In 2015 Stromma and WWF Finland launched a three-year cooperation project to promote a cleaner Baltic Sea. A new three year period started in 2018. As part of the project, Strömma Finland will distribute information to travelers and cooperation partners about the environmental challenges facing the Baltic Sea.
Strömma Finland has also made a commitment to favour local fishing and raw materials with MSC certification. In practice, this means that Strömma's restaurant ships will observe the WWF's recommended fish list and not serve food made out of threatened species. Strömma Finland also supports one of Finland's WWF Winter Camps annually. Participants of the Camps are working to restore the valuable nature and cultural attractions in the Helsinki archipelgo.
Save the porpoise with Stromma
Porpoises have a hard time surviving in the Baltic Sea. While booking Stromma's tour online, you can choose to give a donation for saving the porpoises.
WWF Finland was established in 1972. One of the top priorities for WWF Finland’s conservation work is the Baltic Sea. Our main focus is to improve the condition of the Baltic Sea by reducing the effects of eutrophication, promoting sustainable local fishing, preventing oil spills through improved maritime safety, and preserving the endangered species and habitats of the region through the establishment of marine conservation areas and integrated sea use management.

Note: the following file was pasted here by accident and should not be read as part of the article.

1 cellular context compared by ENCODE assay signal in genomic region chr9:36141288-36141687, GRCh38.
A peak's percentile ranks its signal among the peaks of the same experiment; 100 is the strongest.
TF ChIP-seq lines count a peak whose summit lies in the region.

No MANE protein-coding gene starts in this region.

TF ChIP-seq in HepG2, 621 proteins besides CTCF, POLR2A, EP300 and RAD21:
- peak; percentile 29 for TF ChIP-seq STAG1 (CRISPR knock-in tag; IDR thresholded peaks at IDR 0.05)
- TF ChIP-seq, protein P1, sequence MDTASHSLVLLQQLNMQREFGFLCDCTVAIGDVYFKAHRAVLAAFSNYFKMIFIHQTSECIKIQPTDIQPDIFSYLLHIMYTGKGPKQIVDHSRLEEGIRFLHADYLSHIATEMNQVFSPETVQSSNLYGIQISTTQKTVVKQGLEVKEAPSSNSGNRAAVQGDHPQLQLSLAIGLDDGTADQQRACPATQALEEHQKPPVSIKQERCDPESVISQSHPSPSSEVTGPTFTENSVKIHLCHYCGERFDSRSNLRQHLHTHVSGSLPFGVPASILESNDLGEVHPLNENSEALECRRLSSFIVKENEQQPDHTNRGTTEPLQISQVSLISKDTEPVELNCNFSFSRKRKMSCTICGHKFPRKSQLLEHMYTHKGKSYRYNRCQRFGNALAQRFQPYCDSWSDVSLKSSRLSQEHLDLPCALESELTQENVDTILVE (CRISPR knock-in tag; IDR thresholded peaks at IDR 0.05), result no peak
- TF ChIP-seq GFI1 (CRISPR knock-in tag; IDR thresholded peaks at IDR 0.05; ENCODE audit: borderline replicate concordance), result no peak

Eutrophication, environmental toxins and overfishing have been straining the Baltic Sea for many years. Several fish and bird species have become rarer and it looks like next summer's blue-green algae blooms will once again surpass all previous records. The Baltic Sea is not just a holiday destination, it is the everyday living environment for millions of people and an important source of income for all of the region's states. The Boston Consulting Group's report Turning adversity into opportunity: A business plan for the Baltic Sea indicates that an ecologically healthy Baltic Sea could generate half a billion euro in additional annual income and half a million new jobs.
Further information at WWF Finland's homepage >>